Despite this widespread view toward the payment of taxes, Romney is still criticized for not paying (or wanting to pay) more taxes. In a WaPo piece from earlier today, for example, Rabbi Sharon Brous of Los Angeles observes, "On one hand, I really admire his sense of obligation to his immediate community, but I would offer that perhaps he might adopt a more expansive notion of what community is." This, despite the fact that Romney was not using the most tax-advantageous method of making his charitable contributions. (Thanks, Miranda.)
Rather than blaming Romney for paying too little in taxes, perhaps we should encourage more charitable giving. Again from the WaPo story:
Overall, Americans give between 2 and 3 percent of their income to charity, according to the Philanthropy Roundtable, but in the first few years of the recession, that number dropped, too. Newt Gingrich gave just $81,000 — 2.58 percent of his $3.1 million income and a fraction of his 2005-06 tab at Tiffany’s — to charity in 2010....
The more individuals and corporations give, the less the government has to. Giving, and giving until it hurts, forces you to recognize that, like a parent, you’re responsible for other people — whether in your own community or around the world. When you lay down your money, you say, “This (church sanctuary, child, environmental hazard) is my problem.” Providing a sense of interconnected obligation is traditionally what religious communities have done best, and it is no surprise that the religious groups that are growing fastest in America — Mormons, Pentecostals, certain sects of Jews — are those that make demands on their members' time and money.
The Republican debate in South Carolina was the most entertaining of this election cycle. Just for some extra fun, I was following the Twitter chatter. The only person from the debate who is trending on Twitter: Juan Williams.
If you ever want confirmation that beauty is in the eye of the beholder, follow a debate on Twitter. Still, looking at the debate grades, lots of people seemed to agree that Newt Gingrich and Rick Perry did well, while Rick Santorum lagged behind. The effort to "unite the conservatives" has been a failure, so far.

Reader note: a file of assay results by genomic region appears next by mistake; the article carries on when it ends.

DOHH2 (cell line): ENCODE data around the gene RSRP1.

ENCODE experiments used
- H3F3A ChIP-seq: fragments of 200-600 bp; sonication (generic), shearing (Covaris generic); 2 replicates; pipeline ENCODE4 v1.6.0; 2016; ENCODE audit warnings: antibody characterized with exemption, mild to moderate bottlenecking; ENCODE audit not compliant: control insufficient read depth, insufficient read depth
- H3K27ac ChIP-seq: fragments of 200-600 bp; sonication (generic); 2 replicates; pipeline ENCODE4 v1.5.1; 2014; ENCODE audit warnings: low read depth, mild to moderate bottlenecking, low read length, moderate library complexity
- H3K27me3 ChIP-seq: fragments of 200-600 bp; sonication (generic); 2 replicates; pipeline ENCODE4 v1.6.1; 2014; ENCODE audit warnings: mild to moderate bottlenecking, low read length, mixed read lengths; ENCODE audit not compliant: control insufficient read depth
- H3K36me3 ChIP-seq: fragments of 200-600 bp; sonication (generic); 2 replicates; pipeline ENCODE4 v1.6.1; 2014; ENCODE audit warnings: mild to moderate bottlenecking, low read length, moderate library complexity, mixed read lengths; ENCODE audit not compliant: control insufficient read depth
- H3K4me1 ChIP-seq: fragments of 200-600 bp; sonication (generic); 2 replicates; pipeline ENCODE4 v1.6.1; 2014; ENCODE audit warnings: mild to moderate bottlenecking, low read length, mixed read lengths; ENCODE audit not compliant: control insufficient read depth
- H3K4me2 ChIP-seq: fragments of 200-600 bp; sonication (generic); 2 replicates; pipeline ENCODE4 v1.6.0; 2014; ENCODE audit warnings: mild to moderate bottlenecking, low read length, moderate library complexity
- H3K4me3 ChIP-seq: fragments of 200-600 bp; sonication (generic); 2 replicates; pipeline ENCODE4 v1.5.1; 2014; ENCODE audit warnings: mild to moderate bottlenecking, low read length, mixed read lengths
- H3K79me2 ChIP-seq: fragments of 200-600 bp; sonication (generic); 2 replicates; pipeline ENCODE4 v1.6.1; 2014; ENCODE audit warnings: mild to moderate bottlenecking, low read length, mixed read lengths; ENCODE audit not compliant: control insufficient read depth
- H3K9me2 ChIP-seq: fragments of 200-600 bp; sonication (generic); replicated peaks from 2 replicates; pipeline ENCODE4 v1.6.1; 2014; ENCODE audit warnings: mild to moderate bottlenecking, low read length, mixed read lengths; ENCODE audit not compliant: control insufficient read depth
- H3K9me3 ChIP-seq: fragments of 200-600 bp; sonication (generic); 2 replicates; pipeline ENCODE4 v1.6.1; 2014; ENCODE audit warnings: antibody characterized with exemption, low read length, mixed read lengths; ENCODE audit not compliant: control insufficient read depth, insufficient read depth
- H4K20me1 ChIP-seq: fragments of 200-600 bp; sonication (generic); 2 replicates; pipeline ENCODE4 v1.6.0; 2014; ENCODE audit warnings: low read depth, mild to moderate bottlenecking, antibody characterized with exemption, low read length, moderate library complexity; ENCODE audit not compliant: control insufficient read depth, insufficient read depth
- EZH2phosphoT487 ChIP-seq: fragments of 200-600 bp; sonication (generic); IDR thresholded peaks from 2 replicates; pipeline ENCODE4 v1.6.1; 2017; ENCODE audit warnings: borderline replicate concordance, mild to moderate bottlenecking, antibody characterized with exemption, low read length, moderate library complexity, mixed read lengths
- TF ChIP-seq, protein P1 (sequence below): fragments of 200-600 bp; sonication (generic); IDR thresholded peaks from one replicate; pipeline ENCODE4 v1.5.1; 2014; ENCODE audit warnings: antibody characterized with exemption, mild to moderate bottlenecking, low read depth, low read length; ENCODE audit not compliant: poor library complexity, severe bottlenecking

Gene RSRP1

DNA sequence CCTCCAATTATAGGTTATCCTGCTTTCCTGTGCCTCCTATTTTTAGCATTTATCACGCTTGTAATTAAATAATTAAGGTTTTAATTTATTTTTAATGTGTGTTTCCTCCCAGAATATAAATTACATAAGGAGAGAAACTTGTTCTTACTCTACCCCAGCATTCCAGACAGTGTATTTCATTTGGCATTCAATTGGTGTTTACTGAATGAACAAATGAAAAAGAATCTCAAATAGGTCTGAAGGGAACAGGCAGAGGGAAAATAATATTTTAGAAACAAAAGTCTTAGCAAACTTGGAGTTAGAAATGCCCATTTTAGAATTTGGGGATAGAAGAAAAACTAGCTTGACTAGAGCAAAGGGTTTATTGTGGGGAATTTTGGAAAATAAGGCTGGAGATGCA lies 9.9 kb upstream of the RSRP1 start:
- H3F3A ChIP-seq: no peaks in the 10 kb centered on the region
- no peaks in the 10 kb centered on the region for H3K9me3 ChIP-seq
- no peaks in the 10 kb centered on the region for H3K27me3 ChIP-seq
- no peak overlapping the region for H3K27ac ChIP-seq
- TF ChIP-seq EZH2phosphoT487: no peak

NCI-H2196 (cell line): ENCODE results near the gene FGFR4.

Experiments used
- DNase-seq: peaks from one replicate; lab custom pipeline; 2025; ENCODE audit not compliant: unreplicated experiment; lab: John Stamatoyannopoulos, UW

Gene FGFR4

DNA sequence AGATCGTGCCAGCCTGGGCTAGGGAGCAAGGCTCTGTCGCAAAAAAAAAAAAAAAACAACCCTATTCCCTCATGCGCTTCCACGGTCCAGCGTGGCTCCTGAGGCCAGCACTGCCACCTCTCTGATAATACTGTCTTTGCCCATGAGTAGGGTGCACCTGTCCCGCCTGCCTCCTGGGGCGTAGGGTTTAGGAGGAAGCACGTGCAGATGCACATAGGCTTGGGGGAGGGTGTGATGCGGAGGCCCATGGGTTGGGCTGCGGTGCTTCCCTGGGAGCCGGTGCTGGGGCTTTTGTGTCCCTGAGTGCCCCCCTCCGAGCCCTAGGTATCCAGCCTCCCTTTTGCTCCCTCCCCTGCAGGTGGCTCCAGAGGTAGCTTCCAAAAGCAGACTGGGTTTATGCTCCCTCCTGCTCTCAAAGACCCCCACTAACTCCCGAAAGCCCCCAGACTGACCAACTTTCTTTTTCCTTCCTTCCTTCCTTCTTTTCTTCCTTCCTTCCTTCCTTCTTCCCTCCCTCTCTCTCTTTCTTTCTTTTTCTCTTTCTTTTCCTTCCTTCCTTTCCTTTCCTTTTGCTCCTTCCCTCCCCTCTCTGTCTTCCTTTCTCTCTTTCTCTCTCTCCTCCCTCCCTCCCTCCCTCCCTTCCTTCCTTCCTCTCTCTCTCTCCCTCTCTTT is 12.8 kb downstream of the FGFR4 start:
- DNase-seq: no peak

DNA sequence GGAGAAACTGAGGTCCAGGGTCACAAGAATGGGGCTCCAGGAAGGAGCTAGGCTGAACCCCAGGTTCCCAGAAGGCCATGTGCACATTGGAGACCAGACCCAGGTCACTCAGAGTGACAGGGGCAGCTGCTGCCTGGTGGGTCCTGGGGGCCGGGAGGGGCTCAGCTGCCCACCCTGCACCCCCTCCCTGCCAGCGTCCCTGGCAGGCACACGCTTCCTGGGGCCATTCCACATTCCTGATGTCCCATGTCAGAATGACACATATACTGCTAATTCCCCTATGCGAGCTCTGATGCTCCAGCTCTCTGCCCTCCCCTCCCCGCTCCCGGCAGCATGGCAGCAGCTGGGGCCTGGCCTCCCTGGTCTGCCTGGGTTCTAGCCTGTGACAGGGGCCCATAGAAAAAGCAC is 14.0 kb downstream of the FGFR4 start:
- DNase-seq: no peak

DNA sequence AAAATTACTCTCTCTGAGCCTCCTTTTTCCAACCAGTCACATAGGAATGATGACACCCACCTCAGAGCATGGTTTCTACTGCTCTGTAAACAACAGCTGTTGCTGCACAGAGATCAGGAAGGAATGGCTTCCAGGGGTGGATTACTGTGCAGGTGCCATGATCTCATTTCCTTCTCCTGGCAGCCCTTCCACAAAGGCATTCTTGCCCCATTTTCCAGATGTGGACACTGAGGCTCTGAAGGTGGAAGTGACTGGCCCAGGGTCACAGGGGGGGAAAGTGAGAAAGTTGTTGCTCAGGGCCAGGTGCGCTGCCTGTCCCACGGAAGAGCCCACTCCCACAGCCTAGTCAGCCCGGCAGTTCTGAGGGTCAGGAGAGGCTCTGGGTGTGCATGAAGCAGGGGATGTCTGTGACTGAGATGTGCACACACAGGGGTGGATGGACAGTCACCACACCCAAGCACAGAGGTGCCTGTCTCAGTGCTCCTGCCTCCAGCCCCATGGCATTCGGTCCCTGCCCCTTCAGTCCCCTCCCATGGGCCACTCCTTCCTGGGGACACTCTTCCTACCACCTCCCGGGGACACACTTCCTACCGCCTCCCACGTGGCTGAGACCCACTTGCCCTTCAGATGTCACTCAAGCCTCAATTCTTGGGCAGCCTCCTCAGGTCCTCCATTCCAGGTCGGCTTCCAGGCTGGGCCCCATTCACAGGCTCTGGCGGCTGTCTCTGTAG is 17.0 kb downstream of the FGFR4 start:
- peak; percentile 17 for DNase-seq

Before the debate, Romney was threatening to run away with the nomination, but he did not help himself tonight, and he may have hurt himself. The Twitter traffic was not kind. The candidates have another debate on Thursday, so it's hard to say how this weak performance will affect the voters of South Carolina, but the non-Romneys are energized and Mitt looked confused.
Fox used Twitter traffic to evaluate the winners and losers in the debate. One of the big winners in the Twitterverse was Ron Paul, even though most of the people issuing grades had him dead last. Who are these people tweeting away during the debate? Are they representive of anything?
Res ipsa loquitur ...
..and that's the problem Mitt Romney's got right now. You can argue that it's hard to feel too sorry for private equity types: they certainly tend to live up to their name, keeping their name and doings out of the limelight (unless they're going public this year, and have to reveal that their top 3 execs made $402 million). It's that privacy that's hurting Romney now.
The mystery of private equity is something I confront each spring as I being my Life Cycle of the Corporation course. As the title suggests, it covers a corporation's life, from founding through venture financing, going public, and being public (and M&A and bankruptcy, time permitting).
Fully a third of the substantive classes focus on venture financing. That because it takes a while for the students to grasp what venture capitalists do. We watch a movie. We discuss term sheets and Series A financing documents. We have a negotiation exercise, pitting company counsel against investor counsel. By the end of the unit, they really do get it. But it takes three weeks.